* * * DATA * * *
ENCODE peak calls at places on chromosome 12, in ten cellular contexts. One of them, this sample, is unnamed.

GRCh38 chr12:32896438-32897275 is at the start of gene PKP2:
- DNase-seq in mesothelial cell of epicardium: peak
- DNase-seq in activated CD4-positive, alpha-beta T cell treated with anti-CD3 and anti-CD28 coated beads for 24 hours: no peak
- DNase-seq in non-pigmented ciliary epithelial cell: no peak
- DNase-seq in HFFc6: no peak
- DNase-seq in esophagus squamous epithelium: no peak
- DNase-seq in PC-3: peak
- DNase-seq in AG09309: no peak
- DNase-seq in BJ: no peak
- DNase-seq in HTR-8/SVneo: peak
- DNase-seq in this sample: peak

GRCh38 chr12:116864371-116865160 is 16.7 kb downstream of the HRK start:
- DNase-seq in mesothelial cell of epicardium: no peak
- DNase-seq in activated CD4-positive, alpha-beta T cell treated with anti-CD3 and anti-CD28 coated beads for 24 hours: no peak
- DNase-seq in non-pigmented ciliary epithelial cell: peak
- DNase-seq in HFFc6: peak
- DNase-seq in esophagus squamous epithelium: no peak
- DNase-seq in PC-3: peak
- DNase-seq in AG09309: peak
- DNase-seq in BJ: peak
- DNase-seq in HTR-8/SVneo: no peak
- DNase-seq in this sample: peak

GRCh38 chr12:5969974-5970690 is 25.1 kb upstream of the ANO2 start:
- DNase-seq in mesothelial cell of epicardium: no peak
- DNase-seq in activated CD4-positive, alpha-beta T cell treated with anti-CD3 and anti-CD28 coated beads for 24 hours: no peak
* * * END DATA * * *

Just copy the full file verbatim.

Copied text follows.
ENCODE peak calls at places on chromosome 12, in ten cellular contexts. One of them, this sample, is unnamed.

GRCh38 chr12:32896438-32897275 is at the start of gene PKP2:
- DNase-seq in mesothelial cell of epicardium: peak
- DNase-seq in activated CD4-positive, alpha-beta T cell treated with anti-CD3 and anti-CD28 coated beads for 24 hours: no peak
- DNase-seq in non-pigmented ciliary epithelial cell: no peak
- DNase-seq in HFFc6: no peak
- DNase-seq in esophagus squamous epithelium: no peak
- DNase-seq in PC-3: peak
- DNase-seq in AG09309: no peak
- DNase-seq in BJ: no peak
- DNase-seq in HTR-8/SVneo: peak
- DNase-seq in this sample: peak

GRCh38 chr12:116864371-116865160 is 16.7 kb downstream of the HRK start:
- DNase-seq in mesothelial cell of epicardium: no peak
- DNase-seq in activated CD4-positive, alpha-beta T cell treated with anti-CD3 and anti-CD28 coated beads for 24 hours: no peak
- DNase-seq in non-pigmented ciliary epithelial cell: peak
- DNase-seq in HFFc6: peak
- DNase-seq in esophagus squamous epithelium: no peak
- DNase-seq in PC-3: peak
- DNase-seq in AG09309: peak
- DNase-seq in BJ: peak
- DNase-seq in HTR-8/SVneo: no peak
- DNase-seq in this sample: peak

GRCh38 chr12:5969974-5970690 is 25.1 kb upstream of the ANO2 start:
- DNase-seq in mesothelial cell of epicardium: no peak
- DNase-seq in activated CD4-positive, alpha-beta T cell treated with anti-CD3 and anti-CD28 coated beads for 24 hours: no peak